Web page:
Chapter 9 : Perception

Fears and phobias begin with perception. Once a stimulus has a powerful first impression on you and it is retained in your mind, you begin to have an awareness of it. Then it is reinforced by further impressions so that you now have a perception. At times, a single but very potent impression produces an outright perception.

A waterfall is an awesome creation. You can be fascinated or frightened by it, depending on how you perceive it. If you see it as a scenic spot, you associate it with fun, adventure, and beauty. If you see it as a dangerous setting, you associate it with accidents, drowning, and tragedy. Yet, in reality, it is nothing but the action of freely falling water on rocks and the river below. It cannot mean harm on anyone because it cannot think and make such plans. It is an innocent flow of nature. Its being dangerous or fun really depends on people’s perception of it.

Perceptions can change. A sea resort can be seen as excellent for swimming, surfing, and diving. Its shores are great for sun bathing. But if an earthquake strikes, killer tidal waves rise up, or a lost shark has attacked a swimmer in that resort, people might begin to see that resort differently.

A schoolteacher can be so liked by students because of his intelligence, gentleness, kindness, looks, and athletic skills. Yet, if he does one slight but serious offense (ex: he was accused of making advances to a student), people might suddenly perceive him as a monster. Though he remains to be intelligent, kind, gentle, handsome, and athletic, the perception will change from a hero to a villain.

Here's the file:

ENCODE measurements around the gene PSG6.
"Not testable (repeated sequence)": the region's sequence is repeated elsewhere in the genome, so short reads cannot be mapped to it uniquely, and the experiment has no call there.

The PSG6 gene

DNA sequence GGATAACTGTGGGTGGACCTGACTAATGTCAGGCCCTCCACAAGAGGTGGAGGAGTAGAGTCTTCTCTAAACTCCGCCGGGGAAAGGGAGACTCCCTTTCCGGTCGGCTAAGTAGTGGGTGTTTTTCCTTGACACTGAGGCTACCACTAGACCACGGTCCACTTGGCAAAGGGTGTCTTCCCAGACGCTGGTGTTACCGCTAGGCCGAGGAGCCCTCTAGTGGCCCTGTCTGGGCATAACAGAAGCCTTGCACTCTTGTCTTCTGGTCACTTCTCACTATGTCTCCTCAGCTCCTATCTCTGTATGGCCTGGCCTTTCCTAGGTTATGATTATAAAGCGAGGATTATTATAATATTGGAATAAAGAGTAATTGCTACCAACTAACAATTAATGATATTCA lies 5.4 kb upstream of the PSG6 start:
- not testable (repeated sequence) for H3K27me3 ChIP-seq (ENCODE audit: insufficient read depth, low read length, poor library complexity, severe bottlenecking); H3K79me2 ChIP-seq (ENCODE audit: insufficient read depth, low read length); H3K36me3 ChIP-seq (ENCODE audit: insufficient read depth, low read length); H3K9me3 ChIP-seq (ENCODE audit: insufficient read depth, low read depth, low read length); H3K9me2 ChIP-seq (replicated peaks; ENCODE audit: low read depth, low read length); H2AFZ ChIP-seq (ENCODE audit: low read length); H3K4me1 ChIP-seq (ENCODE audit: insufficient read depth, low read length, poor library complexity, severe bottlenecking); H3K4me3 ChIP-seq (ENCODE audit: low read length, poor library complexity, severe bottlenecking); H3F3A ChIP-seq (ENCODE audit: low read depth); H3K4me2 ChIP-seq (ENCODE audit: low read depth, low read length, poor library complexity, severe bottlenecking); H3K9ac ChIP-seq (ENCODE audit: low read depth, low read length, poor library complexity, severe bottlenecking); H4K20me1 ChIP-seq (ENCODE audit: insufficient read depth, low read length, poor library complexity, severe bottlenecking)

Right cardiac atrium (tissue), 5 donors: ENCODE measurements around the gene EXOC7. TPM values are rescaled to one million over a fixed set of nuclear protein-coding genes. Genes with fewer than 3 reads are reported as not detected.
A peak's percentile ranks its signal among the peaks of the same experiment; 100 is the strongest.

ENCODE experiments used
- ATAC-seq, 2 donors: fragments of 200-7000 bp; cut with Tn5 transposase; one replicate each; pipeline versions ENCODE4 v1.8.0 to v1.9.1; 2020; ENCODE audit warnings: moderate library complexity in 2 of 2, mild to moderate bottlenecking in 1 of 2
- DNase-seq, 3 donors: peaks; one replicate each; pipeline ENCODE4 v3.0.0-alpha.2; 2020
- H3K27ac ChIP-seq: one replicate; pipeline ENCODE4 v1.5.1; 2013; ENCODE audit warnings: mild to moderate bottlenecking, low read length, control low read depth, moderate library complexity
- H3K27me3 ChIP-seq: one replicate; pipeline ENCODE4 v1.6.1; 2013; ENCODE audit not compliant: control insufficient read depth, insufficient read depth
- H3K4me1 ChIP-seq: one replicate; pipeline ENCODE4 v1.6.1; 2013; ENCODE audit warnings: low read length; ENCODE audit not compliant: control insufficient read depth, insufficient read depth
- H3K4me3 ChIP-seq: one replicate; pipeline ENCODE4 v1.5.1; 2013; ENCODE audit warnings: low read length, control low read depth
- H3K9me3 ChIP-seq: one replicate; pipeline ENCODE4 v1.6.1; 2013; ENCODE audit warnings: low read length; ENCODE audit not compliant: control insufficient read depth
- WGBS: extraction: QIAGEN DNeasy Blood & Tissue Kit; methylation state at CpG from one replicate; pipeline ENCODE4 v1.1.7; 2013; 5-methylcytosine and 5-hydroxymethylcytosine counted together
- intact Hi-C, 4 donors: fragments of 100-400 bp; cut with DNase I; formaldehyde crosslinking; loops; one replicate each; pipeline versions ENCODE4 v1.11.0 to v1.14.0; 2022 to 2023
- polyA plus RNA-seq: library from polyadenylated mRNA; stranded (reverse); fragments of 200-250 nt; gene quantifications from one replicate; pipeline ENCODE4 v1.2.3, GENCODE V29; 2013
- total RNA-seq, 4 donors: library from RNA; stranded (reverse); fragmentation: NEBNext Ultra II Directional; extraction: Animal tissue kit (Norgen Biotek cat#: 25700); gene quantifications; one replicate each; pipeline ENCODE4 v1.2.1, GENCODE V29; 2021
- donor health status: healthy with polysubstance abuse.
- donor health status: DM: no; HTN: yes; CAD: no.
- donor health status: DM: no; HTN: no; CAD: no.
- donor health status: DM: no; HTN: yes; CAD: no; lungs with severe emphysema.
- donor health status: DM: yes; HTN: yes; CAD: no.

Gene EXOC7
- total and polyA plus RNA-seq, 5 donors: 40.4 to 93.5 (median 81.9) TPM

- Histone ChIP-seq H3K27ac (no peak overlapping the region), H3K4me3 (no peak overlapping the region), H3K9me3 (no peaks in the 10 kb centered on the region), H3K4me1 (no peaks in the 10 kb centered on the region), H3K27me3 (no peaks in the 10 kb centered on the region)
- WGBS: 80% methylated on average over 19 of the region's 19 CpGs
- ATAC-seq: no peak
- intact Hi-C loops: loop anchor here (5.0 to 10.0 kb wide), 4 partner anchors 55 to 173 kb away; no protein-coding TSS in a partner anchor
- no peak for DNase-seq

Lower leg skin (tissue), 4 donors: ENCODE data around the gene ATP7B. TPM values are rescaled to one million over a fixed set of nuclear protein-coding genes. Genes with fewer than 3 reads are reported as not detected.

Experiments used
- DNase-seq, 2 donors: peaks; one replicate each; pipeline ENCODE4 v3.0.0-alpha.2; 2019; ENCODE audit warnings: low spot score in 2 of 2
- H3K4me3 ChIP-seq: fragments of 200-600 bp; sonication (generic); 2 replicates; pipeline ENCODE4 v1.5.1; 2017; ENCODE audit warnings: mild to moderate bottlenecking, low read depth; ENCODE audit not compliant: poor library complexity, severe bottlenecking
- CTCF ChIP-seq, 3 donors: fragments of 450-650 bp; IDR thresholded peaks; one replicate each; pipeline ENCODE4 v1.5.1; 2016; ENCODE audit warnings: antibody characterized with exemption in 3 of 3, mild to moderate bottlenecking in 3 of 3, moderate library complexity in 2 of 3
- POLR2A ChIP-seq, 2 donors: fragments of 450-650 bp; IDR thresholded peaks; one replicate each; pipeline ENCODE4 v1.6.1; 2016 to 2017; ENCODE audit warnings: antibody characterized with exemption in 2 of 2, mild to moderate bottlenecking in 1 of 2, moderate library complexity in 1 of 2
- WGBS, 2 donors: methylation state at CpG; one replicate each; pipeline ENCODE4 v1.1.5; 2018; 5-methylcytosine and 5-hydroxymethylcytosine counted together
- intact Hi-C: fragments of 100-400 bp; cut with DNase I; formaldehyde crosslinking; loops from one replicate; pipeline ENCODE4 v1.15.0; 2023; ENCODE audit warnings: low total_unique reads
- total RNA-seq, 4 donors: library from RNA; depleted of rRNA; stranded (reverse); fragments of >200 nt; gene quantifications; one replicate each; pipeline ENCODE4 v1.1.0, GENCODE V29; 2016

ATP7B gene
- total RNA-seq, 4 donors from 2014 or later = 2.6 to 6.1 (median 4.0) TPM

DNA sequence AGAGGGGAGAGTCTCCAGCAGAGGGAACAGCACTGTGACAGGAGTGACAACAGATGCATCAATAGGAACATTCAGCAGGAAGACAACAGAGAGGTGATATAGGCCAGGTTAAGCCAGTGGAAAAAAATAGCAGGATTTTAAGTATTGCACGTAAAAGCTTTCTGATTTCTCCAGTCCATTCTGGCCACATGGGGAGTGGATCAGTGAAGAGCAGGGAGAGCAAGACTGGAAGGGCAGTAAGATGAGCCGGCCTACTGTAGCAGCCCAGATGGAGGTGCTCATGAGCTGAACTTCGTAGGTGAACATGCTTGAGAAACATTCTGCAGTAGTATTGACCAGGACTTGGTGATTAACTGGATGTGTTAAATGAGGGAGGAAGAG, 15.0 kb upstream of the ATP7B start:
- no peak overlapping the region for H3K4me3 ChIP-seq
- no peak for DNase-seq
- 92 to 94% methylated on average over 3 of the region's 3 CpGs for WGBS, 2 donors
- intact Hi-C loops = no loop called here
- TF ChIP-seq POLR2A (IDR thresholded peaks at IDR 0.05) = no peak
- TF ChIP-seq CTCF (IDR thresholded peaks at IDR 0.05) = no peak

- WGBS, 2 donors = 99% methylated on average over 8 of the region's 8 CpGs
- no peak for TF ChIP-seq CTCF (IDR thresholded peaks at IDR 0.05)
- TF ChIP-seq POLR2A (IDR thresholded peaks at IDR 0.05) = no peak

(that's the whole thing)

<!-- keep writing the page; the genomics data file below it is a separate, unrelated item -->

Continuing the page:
This is also true the other way around. Bad impression can suddenly turn to a good one by a change in perception. The same intimidating person who wears scars on his face and tattoos on his arms can become so popular and loved by all if he turns out to be a hero.

Thus, knowing fears and phobias — and all other reactions — depend on perceptions. We can easily work things out for our good by merely changing and re-labeling our perception of things, people, and places.

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